AVHRR Global Land Cover Classification
Over the past several years, researchers have increasingly turned to remotely sensed data to improve the accuracy of
data sets that describe the geographic distribution of land cover at regional and global scales. To develop improved
methodologies for global land cover classifications as well as to provide global land cover products for immediate use
in global change research, we have employed the NASA/NOAA Pathfinder Land (PAL) data set with a spatial resolution of
1km. This data set has a length of record of 14 years (1981-1994), providing the ability to test the stability of
classification algorithms. Furthermore, this data set includes red, infrared, and thermal bands in addition to the
Normalized Difference Vegetation Index (NDVI). Inclusion of these additional bands improves discrimination between cover
types. We aim through this study to 1) develop methodologies for global land cover classifications that are objective,
reproducible, and feasible to implement on data from additional years and 2) produce a global land cover classification
at 1 km spatial resolution accessible to the global change research community.
Reliable, geographically-referenced data on global vegetative cover is an important requirement for global models of
earth system. Satellite data provide the only truly synoptic view of the earth, and may potentially increase the
quality, internal consistency, and reproducibility of global land cover information.
This project initially aimed to develop a coarse resolution, global land cover data set from satellite data for use
in climate models. To this end, AVHRR data were resampled to a spatial resolution of one by one degree and used to carry
out a conventional, supervised classification of global land cover. Classifications have also proceeded at a finer
spatial resolution of 8km at a continental scale. In addition to describing vegetative cover according to topological
schemes, the project has explored methodologies to represent vegetative cover more realistically as gradients and
mosaics of cover types.
Most recently we have worked with colleagues in the Geography Department at the University of Maryland to develop
land cover characterizations for net primary productivity models. Supervised classifications at finer spatial
resolutions are underway, drawing particularly on the Pathfinder 1-km and 8-km data sets. The current project aim is to
develop and validate global land cover data sets and to develop advanced methodologies for more realistically describing
the vegetative land surface based on satellite data.
Procedure Training Data
To identify the pixels to be used for training of the 1 km AVHRR Pathfinder data, we collected a total of over 200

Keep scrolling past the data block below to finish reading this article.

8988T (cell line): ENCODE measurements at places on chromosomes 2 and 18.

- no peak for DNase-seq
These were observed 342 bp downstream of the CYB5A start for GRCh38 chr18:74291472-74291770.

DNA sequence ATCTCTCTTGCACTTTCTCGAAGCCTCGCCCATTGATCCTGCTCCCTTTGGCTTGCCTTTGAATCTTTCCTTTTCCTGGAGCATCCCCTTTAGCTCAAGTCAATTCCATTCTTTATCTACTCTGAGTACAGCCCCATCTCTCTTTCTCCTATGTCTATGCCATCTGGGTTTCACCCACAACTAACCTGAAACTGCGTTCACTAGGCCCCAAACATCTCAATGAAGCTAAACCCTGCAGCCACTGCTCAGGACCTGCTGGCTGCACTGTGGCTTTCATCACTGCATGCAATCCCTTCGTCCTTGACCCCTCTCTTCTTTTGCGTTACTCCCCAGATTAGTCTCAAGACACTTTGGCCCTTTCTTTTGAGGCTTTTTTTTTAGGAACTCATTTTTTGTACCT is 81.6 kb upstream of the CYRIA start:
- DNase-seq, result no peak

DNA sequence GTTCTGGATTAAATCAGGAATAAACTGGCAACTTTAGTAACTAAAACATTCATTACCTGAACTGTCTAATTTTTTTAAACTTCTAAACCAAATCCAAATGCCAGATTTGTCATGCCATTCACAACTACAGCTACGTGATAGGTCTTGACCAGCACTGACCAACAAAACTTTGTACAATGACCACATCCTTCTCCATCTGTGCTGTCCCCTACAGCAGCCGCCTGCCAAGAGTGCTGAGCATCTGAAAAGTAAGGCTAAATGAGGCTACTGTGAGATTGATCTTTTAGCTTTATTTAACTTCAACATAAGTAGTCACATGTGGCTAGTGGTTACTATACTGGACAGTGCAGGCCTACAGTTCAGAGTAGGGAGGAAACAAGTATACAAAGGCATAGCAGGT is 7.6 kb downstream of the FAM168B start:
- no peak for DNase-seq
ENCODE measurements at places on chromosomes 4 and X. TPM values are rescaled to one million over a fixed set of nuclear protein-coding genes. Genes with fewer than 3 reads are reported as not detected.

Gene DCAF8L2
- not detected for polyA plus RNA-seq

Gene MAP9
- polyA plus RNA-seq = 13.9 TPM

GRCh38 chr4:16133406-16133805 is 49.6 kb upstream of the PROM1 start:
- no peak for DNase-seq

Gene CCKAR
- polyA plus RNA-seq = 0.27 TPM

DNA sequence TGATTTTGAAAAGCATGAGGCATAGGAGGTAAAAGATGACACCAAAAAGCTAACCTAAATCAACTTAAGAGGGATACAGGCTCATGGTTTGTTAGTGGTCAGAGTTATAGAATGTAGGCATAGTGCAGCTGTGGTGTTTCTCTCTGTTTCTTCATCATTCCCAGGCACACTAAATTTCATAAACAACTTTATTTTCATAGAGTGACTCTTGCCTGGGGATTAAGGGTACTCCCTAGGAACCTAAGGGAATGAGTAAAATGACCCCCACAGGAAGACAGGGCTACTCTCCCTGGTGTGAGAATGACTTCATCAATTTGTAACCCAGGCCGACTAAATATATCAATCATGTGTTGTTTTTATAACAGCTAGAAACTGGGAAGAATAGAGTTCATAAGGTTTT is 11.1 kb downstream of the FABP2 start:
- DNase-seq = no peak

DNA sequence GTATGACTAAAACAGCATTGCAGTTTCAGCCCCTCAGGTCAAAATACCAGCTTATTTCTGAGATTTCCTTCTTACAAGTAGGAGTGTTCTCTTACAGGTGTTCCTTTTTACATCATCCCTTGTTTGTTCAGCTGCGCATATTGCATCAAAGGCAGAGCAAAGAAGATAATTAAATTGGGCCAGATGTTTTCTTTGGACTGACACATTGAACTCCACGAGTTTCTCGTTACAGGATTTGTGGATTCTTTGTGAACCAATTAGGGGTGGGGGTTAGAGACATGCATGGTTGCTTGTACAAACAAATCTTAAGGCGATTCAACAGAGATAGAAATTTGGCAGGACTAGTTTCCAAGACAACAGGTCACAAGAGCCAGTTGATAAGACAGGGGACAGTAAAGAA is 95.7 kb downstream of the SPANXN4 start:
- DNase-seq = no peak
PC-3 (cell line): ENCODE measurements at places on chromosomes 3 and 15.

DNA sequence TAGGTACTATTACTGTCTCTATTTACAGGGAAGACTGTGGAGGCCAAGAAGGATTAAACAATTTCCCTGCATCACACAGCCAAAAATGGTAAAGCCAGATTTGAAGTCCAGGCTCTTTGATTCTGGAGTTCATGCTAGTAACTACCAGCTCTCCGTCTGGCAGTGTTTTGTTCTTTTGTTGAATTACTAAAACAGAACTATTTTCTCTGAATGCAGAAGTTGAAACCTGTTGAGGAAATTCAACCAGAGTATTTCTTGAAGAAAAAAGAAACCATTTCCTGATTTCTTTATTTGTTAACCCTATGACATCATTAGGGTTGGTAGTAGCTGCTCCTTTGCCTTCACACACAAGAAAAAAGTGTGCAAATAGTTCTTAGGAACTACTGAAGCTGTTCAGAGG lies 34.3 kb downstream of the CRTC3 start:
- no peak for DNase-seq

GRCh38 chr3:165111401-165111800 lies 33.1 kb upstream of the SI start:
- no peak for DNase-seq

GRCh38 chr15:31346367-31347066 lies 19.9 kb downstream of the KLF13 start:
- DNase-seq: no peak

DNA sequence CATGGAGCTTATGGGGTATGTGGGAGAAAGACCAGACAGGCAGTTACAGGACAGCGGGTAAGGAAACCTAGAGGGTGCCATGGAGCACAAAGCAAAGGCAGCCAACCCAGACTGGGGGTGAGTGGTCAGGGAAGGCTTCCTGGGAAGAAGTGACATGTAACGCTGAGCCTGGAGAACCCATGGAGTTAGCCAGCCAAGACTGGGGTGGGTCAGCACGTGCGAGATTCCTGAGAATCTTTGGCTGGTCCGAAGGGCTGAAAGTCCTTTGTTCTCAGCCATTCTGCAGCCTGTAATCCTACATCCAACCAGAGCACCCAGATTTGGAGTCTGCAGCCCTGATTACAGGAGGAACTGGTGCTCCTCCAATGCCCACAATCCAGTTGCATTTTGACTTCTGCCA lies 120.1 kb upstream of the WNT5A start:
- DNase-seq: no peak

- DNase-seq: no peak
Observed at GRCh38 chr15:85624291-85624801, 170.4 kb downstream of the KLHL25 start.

high resolution scenes of which we were confident of which cover type occurs. Most of the scenes used were acquired by
the Landsat Multispectral Scanner System (MSS), and a few by Landsat Thematic Mapper and the LISS (Linear Imaging
Of the initial 200 scenes, we considered 156 suitable for interpretation. Scenes were considered unsuitable if haze
or poor quality data obscured the scene or if the cover types in the scene could not be visually distinguished. For most
scenes, we aimed to identify only one cover type within the scene. It was possible, however, to identify more than one
cover type in some scenes if croplands were visually identifiable based on the spatial patterns of fields or if
vegetation maps showed the presence of clearly identifiable cover types.
These training data provide the basis for carrying out a global land cover classification. They also provide data for
validating other land cover classification products. The methodology and Landsat images used for deriving these training
data for classification of AVHRR data at 8km resolution can also be applied to 1km AVHRR data and, in the future, MODIS
data at 250m and 500m resolution.
Deriving the Classification Product
The second part of the study involved deriving a global land cover classification product. The product was derived by
testing several metrics that describe the temporal dynamics of vegetation over an annual cycle. These metrics have the
potential to be used as input variables to a global land cover classification. The tested metrics are based on 1) the
ratio between surface temperature and NDVI, 2) seasonal metrics derived from the NDVI temporal profile such as length of
growing season, 3) a rule-based approach that determines cover type through a series of hierarchical trees based on
surface temperature and NDVI values, and 4) annual mean, maximum, minimum, and amplitude values for all optical and
thermal channels in the AVHRR Pathfinder Land (PAL) data. These metrics were applied to 1984 PAL data at 8km resolution
to derive a global land cover classification product using a decision tree classifier. The method described in this
website can be applied to AVHRR data from other years and to data at higher spatial resolutions.